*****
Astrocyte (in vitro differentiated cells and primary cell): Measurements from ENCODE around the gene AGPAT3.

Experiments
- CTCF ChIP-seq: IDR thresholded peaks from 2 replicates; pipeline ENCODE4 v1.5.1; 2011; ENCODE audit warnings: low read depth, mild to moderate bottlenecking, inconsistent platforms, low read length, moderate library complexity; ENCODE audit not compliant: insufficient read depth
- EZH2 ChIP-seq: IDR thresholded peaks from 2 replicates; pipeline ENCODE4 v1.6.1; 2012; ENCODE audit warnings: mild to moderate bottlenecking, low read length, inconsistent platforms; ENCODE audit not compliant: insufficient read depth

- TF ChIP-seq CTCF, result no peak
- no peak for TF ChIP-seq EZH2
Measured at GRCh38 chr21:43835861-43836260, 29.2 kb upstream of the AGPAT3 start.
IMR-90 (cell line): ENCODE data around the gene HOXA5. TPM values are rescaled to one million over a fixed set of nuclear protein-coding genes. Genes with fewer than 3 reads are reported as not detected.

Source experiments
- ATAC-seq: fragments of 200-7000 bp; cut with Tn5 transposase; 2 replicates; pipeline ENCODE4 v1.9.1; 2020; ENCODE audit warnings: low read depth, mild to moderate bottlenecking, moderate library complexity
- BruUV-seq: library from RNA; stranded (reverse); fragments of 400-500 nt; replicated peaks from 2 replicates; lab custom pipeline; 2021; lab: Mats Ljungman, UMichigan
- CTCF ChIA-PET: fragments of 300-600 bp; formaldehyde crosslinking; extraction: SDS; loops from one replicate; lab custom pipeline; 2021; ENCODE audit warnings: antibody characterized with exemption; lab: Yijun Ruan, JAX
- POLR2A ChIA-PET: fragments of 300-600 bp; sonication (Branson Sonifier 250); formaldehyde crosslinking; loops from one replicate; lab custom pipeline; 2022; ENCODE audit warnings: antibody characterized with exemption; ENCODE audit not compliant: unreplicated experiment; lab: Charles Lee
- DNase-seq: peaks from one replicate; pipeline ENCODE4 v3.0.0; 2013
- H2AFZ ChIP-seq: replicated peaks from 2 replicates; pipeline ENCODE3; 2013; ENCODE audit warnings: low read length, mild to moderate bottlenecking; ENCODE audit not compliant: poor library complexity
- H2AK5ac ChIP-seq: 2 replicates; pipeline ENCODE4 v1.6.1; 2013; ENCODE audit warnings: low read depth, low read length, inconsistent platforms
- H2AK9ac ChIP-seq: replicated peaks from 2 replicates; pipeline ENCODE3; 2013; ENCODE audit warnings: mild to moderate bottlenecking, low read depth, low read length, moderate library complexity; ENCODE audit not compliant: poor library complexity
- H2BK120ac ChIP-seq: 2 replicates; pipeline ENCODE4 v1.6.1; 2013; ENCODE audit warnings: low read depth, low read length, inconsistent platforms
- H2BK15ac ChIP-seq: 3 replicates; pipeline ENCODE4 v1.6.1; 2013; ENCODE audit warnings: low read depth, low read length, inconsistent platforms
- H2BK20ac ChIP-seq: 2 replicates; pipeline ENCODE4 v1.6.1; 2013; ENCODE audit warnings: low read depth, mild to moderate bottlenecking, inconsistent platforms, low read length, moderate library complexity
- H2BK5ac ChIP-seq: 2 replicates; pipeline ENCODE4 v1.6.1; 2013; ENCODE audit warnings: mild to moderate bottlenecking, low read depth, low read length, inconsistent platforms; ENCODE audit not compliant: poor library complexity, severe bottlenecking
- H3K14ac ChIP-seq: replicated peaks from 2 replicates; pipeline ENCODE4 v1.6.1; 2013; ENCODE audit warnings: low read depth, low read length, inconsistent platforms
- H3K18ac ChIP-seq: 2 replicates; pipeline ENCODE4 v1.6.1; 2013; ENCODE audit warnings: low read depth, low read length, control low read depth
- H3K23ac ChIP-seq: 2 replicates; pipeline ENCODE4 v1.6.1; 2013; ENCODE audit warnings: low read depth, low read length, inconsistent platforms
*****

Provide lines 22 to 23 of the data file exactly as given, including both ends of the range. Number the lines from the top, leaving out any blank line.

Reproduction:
- H3K14ac ChIP-seq: replicated peaks from 2 replicates; pipeline ENCODE4 v1.6.1; 2013; ENCODE audit warnings: low read depth, low read length, inconsistent platforms
- H3K18ac ChIP-seq: 2 replicates; pipeline ENCODE4 v1.6.1; 2013; ENCODE audit warnings: low read depth, low read length, control low read depth